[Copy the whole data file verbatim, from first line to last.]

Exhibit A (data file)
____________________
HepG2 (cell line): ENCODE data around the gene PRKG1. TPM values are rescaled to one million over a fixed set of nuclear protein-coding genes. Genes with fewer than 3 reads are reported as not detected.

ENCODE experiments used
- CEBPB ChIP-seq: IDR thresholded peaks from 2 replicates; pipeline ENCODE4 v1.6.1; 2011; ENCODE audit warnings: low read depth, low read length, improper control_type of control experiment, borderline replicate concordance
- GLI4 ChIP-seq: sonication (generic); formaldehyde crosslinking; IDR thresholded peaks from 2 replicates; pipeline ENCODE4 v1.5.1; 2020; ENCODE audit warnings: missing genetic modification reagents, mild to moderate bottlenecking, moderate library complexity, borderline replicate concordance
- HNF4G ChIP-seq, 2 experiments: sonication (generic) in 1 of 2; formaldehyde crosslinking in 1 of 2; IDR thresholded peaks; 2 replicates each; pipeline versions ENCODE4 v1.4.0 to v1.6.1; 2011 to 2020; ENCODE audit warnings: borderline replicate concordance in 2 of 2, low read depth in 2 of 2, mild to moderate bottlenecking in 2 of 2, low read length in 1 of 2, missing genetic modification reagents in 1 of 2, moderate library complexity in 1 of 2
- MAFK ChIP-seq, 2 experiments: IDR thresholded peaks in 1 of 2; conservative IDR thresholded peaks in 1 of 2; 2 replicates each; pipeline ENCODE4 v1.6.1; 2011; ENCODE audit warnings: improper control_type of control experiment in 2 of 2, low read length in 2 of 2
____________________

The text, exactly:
HepG2 (cell line): ENCODE data around the gene PRKG1. TPM values are rescaled to one million over a fixed set of nuclear protein-coding genes. Genes with fewer than 3 reads are reported as not detected.

ENCODE experiments used
- CEBPB ChIP-seq: IDR thresholded peaks from 2 replicates; pipeline ENCODE4 v1.6.1; 2011; ENCODE audit warnings: low read depth, low read length, improper control_type of control experiment, borderline replicate concordance
- GLI4 ChIP-seq: sonication (generic); formaldehyde crosslinking; IDR thresholded peaks from 2 replicates; pipeline ENCODE4 v1.5.1; 2020; ENCODE audit warnings: missing genetic modification reagents, mild to moderate bottlenecking, moderate library complexity, borderline replicate concordance
- HNF4G ChIP-seq, 2 experiments: sonication (generic) in 1 of 2; formaldehyde crosslinking in 1 of 2; IDR thresholded peaks; 2 replicates each; pipeline versions ENCODE4 v1.4.0 to v1.6.1; 2011 to 2020; ENCODE audit warnings: borderline replicate concordance in 2 of 2, low read depth in 2 of 2, mild to moderate bottlenecking in 2 of 2, low read length in 1 of 2, missing genetic modification reagents in 1 of 2, moderate library complexity in 1 of 2
- MAFK ChIP-seq, 2 experiments: IDR thresholded peaks in 1 of 2; conservative IDR thresholded peaks in 1 of 2; 2 replicates each; pipeline ENCODE4 v1.6.1; 2011; ENCODE audit warnings: improper control_type of control experiment in 2 of 2, low read length in 2 of 2